Concept: Hard palate
The aim of this study was to evaluate swallowing, speech and quality of life in patients undergoing surgery for malignant tumors involving soft palate. We performed a cross sectional study of 23 patients (aged 32-80 years), submitted to soft palate resection, free of disease for at least 1 year. Primary closure of the surgical defect was performed in 5 patients (21.7 %), adaptation of a palatal obturator prosthesis in 2 (8.7 %), myocutaneous flap in 5 (21.7 %), local flap in 2 (8.7 %) and microsurgical free flap in 9 (39.1 %). All patients were submitted to fibreoptic endoscopic evaluation and completed functional and quality of life questionnaires. Functional evaluation of swallowing showed higher prevalence of pooling of food in the nasopharynx in patients submitted to regional flap reconstruction or primary closure (53.9 %). Swallowing difficulties were predominantly related to solid foods (54.5 %) and were associated with more extensive palatal resections. Most individuals submitted to reconstruction with microsurgical flaps had satisfactory velopharyngeal mobility (87 %). The presence of nasal air escape or velopharyngeal gap was minimal in most of the sample. Hypernasality contributed minimally to imprecisions in speech articulation or intelligibility. Vocal alteration did not impact patients' quality of life. Pharyngeal phase of swallowing was satisfactory in most patients. However, nasal reflux and penetration were present in a few patients. Most patients had minimal phono-articulatory alterations as a global outcome. Scores of swallowing and speech parameters regarding the questionnaires used were high, demonstrating minor impact on quality of life.
The purpose of this study was to identify the risk factors associated with the masticatory dysfunction after maxillectomy using a colour-changing chewing gum. Thirty-nine patients who underwent maxillectomy between January 2002 and May 2010 in the Department of Kobe University Hospital were recruited for this study. There were 20 male and 19 female subjects, with a median age of 73·3 years (range of 44-90) at the time of surgery. The intra-oral conditions after maxillectomy were classified by HS classification, and the masticatory function was evaluated by a colour-changing chewing gum and the results of a modified Sato’s questionnaire. The scores of the colour-changing gum were closely correlated with the scores of the modified Sato’s questionnaire (r = 0·661, P < 0·01). A logistic regression analysis with the outcome variable of the gum test <4 demonstrated that significant predictors for the masticatory dysfunction were the number of anchor teeth ≤2 and a soft palate defect. A colour-changing gum was found to be useful for evaluating the post-operative masticatory function, and it was important to conserve the anchor teeth and the soft palate to avoid masticatory dysfunction.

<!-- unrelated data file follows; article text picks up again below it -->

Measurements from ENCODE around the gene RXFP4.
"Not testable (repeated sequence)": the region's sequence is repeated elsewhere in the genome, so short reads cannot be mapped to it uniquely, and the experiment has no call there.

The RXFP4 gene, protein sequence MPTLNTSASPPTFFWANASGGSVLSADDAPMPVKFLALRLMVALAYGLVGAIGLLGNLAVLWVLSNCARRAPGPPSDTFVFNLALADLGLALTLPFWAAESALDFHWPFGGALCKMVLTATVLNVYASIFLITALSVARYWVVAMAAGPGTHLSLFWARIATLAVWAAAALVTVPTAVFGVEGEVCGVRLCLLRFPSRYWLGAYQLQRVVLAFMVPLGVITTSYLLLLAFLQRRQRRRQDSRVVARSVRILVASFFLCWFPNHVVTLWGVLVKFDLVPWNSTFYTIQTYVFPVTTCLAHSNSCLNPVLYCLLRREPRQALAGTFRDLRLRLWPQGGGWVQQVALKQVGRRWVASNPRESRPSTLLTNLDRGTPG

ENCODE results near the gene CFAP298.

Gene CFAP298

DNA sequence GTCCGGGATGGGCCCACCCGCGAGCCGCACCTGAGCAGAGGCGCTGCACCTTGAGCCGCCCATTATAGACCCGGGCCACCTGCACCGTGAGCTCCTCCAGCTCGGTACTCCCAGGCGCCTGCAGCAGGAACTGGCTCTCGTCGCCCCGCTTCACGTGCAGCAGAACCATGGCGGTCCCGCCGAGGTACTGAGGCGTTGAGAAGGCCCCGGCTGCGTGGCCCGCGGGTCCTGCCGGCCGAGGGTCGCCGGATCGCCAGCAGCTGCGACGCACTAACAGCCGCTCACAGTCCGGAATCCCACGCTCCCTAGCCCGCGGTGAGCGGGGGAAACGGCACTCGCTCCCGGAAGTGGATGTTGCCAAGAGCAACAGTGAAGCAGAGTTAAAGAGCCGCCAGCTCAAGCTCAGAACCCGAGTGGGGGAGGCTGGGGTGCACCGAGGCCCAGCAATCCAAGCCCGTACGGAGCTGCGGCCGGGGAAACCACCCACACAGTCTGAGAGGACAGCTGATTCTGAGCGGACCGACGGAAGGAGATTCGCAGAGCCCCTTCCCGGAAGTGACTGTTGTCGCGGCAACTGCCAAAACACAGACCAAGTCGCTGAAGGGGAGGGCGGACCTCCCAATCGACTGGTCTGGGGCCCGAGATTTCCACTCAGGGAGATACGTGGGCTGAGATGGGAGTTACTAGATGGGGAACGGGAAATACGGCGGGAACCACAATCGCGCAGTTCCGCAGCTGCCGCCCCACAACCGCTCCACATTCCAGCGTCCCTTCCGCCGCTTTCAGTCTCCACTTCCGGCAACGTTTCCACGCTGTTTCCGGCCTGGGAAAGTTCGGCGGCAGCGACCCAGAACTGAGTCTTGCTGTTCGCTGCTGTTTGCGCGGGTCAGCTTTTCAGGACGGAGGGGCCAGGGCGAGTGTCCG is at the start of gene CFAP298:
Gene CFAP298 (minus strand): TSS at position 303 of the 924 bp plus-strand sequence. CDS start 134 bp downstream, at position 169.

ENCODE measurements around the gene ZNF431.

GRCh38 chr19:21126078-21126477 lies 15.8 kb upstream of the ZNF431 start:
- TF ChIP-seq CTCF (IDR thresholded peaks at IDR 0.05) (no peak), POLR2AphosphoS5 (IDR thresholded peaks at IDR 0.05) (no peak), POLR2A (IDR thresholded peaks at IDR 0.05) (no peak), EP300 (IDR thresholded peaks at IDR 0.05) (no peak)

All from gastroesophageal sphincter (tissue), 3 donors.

OBJECTIVE: To determine the feasibility, complications, and clinical outcome of consecutive free trapezius flap transfers in 20 dogs and a wallaby. STUDY DESIGN: Case series. ANIMALS: Dogs (n = 20) and 1 wallaby METHODS: Medical records of 20 dogs and 1 wallaby that had free trapezius flap transfers were evaluated retrospectively for indications, date of transfer, site of flap relocation, flap composition (myocutaneous, muscular, myoosseus), recipient artery and veins, flap ischemia times, surgery time, antithrombotic strategies used, intra- and postoperative complications related to the flap, hospitalization, in hospital duration after flap transfer, and outcome. RESULTS: Free flap transfers (16 muscle, 4 myocutaneous, 1 myoosseus) were used to treat traumatic soft tissue loss (13), neoplasm excision (2), osteomyelitis (4), and soft palate reconstruction (2); all flaps survived. Anti-thrombotic therapy was used in all cases although strategies varied. Postoperative complications were infrequent, generally of low severity, and primarily included donor site seroma formation and infection. CONCLUSIONS: Free trapezius flap was successfully used in 21 consecutive cases for a wide variety of reconstructive techniques with good, functional long-term outcome.